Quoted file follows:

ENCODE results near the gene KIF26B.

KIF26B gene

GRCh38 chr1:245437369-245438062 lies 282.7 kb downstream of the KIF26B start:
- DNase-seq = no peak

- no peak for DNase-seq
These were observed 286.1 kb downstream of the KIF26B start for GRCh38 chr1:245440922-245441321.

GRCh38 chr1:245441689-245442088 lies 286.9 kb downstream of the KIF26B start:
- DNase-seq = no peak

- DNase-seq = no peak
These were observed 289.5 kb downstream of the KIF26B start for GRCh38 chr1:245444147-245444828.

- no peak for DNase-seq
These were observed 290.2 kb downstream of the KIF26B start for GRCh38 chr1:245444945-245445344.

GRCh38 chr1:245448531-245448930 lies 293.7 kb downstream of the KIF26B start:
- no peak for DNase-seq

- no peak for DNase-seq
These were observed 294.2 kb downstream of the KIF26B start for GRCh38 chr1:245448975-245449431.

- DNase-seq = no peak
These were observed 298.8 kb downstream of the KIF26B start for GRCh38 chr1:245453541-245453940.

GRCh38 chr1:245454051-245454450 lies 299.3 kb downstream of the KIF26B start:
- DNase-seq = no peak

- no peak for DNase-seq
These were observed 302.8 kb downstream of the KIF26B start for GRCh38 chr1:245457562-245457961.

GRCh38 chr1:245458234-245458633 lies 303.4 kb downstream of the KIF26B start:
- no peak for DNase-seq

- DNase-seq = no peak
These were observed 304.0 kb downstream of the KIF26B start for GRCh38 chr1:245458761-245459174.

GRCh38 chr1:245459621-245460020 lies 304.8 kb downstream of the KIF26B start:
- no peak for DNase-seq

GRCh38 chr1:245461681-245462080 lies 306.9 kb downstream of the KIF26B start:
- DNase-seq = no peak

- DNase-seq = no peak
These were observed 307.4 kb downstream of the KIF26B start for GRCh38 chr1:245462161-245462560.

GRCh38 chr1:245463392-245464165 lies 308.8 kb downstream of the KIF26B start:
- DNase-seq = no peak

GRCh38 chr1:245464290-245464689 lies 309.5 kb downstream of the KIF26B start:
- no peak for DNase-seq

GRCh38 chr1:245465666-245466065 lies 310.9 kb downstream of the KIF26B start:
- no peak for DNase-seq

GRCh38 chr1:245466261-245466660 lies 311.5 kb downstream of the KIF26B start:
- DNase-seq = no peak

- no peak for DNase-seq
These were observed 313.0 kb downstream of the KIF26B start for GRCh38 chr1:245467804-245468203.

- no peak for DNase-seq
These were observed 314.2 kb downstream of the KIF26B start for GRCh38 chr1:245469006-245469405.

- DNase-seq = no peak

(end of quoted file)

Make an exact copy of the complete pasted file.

ENCODE results near the gene KIF26B.

KIF26B gene

GRCh38 chr1:245437369-245438062 lies 282.7 kb downstream of the KIF26B start:
- DNase-seq = no peak

- no peak for DNase-seq
These were observed 286.1 kb downstream of the KIF26B start for GRCh38 chr1:245440922-245441321.

GRCh38 chr1:245441689-245442088 lies 286.9 kb downstream of the KIF26B start:
- DNase-seq = no peak

- DNase-seq = no peak
These were observed 289.5 kb downstream of the KIF26B start for GRCh38 chr1:245444147-245444828.

- no peak for DNase-seq
These were observed 290.2 kb downstream of the KIF26B start for GRCh38 chr1:245444945-245445344.

GRCh38 chr1:245448531-245448930 lies 293.7 kb downstream of the KIF26B start:
- no peak for DNase-seq

- no peak for DNase-seq
These were observed 294.2 kb downstream of the KIF26B start for GRCh38 chr1:245448975-245449431.

- DNase-seq = no peak
These were observed 298.8 kb downstream of the KIF26B start for GRCh38 chr1:245453541-245453940.

GRCh38 chr1:245454051-245454450 lies 299.3 kb downstream of the KIF26B start:
- DNase-seq = no peak

- no peak for DNase-seq
These were observed 302.8 kb downstream of the KIF26B start for GRCh38 chr1:245457562-245457961.

GRCh38 chr1:245458234-245458633 lies 303.4 kb downstream of the KIF26B start:
- no peak for DNase-seq

- DNase-seq = no peak
These were observed 304.0 kb downstream of the KIF26B start for GRCh38 chr1:245458761-245459174.

GRCh38 chr1:245459621-245460020 lies 304.8 kb downstream of the KIF26B start:
- no peak for DNase-seq

GRCh38 chr1:245461681-245462080 lies 306.9 kb downstream of the KIF26B start:
- DNase-seq = no peak

- DNase-seq = no peak
These were observed 307.4 kb downstream of the KIF26B start for GRCh38 chr1:245462161-245462560.

GRCh38 chr1:245463392-245464165 lies 308.8 kb downstream of the KIF26B start:
- DNase-seq = no peak

GRCh38 chr1:245464290-245464689 lies 309.5 kb downstream of the KIF26B start:
- no peak for DNase-seq

GRCh38 chr1:245465666-245466065 lies 310.9 kb downstream of the KIF26B start:
- no peak for DNase-seq

GRCh38 chr1:245466261-245466660 lies 311.5 kb downstream of the KIF26B start:
- DNase-seq = no peak

- no peak for DNase-seq
These were observed 313.0 kb downstream of the KIF26B start for GRCh38 chr1:245467804-245468203.

- no peak for DNase-seq
These were observed 314.2 kb downstream of the KIF26B start for GRCh38 chr1:245469006-245469405.

- DNase-seq = no peak